Michigan’s Attorney General has decided to appeal a federal judge’s order that would require parole hearings for more than 300 juvenile offenders serving life sentences.
The U.S. Supreme Court ruled last year that sentencing juvenile offenders to automatic life without parole constituted “cruel and unusual” punishment.
Last week, a federal judge ordered the state to allow approximately 350 inmates to seek parole under the high court ruling. Otherwise, he’ll appoint a “special master” to handle the cases.
But the state of Michigan plans to appeal that order to the U.S. Court of Appeals.
Michigan Attorney General Bill Schuette believes the Supreme Court ruling only applies to future juvenile offenders not those already serving time.
In a written statement, Schuette says he wants to allow murder victims’ families to avoid reliving the pain of the crimes again.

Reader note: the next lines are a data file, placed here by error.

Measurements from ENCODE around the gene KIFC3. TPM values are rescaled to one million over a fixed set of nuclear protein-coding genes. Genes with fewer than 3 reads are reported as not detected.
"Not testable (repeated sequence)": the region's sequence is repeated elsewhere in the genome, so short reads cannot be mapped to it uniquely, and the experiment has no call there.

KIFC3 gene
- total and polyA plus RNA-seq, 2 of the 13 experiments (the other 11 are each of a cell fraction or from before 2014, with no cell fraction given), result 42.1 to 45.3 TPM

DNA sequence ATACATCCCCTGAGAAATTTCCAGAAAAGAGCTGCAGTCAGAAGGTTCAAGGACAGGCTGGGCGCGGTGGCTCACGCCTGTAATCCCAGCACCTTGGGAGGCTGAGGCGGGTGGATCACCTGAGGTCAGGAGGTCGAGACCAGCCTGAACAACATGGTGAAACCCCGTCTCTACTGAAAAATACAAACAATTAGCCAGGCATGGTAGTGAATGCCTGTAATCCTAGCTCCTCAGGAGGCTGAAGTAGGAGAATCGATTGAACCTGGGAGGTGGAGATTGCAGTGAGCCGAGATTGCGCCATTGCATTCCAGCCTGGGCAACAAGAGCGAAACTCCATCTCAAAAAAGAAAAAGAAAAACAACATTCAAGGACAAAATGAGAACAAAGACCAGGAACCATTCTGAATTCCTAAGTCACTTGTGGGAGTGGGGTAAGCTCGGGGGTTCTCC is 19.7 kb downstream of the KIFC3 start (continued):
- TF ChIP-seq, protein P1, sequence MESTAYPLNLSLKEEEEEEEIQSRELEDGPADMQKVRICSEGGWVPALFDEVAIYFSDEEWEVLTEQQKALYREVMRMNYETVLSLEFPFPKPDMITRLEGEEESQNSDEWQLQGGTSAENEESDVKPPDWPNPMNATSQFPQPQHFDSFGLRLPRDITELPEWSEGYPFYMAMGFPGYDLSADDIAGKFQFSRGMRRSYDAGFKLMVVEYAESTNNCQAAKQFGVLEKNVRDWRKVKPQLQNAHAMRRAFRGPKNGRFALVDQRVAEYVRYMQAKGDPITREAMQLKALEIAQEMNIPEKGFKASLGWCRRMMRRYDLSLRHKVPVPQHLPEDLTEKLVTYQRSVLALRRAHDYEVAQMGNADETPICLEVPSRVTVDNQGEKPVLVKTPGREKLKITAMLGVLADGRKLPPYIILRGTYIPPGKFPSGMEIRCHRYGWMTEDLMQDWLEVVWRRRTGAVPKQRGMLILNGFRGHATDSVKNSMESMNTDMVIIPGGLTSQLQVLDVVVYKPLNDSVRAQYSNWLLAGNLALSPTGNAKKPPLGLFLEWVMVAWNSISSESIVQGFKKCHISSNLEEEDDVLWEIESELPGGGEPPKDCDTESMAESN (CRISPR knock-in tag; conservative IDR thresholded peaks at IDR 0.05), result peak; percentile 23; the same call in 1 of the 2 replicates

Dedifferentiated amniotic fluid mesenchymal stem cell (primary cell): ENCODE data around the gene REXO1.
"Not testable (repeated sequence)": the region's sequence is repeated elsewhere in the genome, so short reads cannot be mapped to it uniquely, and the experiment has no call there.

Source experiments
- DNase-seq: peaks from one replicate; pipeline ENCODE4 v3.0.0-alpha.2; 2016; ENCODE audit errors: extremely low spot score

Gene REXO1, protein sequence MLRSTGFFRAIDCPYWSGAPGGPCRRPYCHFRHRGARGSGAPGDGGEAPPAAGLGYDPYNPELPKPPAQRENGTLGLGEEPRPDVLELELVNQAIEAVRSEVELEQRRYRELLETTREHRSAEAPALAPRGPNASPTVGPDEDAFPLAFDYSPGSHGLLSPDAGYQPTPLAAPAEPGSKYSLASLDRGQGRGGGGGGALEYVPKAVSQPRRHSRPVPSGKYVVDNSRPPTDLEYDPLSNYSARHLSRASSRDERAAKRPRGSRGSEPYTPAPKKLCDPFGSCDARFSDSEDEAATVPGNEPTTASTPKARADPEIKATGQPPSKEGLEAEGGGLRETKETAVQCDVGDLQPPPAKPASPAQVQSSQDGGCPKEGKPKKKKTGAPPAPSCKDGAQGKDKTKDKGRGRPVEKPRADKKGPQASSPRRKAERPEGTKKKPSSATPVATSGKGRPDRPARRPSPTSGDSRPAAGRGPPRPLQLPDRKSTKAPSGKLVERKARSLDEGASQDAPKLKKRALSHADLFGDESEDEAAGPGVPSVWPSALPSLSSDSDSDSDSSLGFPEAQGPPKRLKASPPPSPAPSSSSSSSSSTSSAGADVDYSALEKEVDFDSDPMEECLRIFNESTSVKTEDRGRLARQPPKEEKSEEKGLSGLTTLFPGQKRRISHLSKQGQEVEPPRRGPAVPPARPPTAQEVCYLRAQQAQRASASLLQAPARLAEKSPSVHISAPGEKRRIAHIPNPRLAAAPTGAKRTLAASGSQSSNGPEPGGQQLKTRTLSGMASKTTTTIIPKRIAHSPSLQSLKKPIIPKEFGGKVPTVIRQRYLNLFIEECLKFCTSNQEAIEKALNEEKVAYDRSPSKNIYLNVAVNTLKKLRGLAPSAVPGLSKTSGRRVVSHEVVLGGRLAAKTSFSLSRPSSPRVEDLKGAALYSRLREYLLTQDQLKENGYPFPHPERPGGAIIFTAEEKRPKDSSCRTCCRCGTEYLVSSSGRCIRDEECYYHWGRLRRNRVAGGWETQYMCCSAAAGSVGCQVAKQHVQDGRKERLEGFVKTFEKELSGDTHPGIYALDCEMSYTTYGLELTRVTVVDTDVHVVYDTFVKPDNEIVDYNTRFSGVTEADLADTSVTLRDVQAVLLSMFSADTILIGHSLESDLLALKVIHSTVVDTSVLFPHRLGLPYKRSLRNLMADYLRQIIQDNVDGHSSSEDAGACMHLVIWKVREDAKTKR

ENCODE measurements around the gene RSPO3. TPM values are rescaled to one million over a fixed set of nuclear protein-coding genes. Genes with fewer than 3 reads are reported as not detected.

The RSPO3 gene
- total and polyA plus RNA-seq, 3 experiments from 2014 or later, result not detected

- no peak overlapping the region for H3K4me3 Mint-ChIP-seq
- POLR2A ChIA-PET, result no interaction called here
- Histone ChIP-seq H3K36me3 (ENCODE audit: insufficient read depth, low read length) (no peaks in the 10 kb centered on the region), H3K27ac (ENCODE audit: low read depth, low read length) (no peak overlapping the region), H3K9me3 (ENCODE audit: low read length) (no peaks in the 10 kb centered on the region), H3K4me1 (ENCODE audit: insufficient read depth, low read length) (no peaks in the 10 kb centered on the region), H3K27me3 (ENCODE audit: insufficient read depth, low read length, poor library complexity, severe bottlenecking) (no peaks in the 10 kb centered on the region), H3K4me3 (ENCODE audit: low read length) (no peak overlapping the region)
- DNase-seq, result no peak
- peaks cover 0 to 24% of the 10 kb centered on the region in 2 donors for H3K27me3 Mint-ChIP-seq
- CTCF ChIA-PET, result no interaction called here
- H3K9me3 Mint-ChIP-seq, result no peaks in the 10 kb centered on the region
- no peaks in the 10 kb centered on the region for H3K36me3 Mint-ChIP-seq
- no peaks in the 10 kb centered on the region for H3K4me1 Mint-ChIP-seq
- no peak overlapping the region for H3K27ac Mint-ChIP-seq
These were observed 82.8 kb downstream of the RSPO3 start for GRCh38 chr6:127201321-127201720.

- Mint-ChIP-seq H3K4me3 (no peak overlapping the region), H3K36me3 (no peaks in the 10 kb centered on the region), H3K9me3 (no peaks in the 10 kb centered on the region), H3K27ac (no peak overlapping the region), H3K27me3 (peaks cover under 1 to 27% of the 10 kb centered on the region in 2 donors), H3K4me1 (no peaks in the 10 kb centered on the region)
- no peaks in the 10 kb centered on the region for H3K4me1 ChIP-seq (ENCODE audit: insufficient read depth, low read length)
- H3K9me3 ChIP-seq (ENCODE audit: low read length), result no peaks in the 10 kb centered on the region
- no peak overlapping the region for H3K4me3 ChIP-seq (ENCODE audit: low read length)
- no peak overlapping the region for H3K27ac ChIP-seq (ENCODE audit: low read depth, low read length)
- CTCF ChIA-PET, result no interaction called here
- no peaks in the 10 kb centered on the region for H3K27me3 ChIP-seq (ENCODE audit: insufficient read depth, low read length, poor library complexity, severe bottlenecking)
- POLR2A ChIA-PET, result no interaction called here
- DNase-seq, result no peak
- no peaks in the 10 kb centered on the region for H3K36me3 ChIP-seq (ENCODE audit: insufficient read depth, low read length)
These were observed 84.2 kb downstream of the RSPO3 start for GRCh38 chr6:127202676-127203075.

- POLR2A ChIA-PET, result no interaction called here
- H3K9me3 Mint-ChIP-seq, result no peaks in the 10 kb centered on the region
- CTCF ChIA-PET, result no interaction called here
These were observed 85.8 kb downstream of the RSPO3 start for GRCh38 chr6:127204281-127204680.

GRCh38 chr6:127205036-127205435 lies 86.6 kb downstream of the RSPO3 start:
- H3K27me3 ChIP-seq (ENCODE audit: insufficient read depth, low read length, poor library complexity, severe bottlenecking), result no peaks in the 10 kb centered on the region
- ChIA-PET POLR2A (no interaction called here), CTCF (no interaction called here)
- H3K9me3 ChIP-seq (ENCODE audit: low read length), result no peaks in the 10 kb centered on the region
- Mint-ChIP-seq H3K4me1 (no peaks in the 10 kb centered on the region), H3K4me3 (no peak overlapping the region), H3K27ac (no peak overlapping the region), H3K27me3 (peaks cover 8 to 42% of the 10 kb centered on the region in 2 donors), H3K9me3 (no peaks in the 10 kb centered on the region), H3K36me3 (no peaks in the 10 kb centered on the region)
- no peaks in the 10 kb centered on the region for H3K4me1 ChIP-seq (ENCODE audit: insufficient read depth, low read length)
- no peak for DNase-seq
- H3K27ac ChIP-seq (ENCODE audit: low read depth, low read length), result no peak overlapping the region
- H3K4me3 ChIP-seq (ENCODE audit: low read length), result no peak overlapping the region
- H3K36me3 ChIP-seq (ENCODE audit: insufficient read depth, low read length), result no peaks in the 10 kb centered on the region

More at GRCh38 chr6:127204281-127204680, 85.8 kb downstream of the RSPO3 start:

“First-degree murder is a serious crime, and it carries with it serious consequences," said Schuette. "In every case where a juvenile is sentenced to life in prison, a victim was already sentenced to death - forever. The victim's family then grapples with the aftermath of post-traumatic stress, depression, unyielding grief, and visits to a grave."
A spokeswoman for the American Civil Liberties Union says it’s time Michigan comply with the U.S. Supreme Court decision and allow the parole process to begin.
“The Supreme Court has already made clear that incarcerating children and throwing away the key without considering their age, maturity, circumstances, and level of involvement in the crime is cruel and unusual punishment,” says Rana Elmir, with the ACLU of Michigan, “It’s time that Michigan takes action to comply with the Constitution and Supreme Court precedent set almost two years ago. This ruling empowers the parole board to build a process that is meaningful and fair.”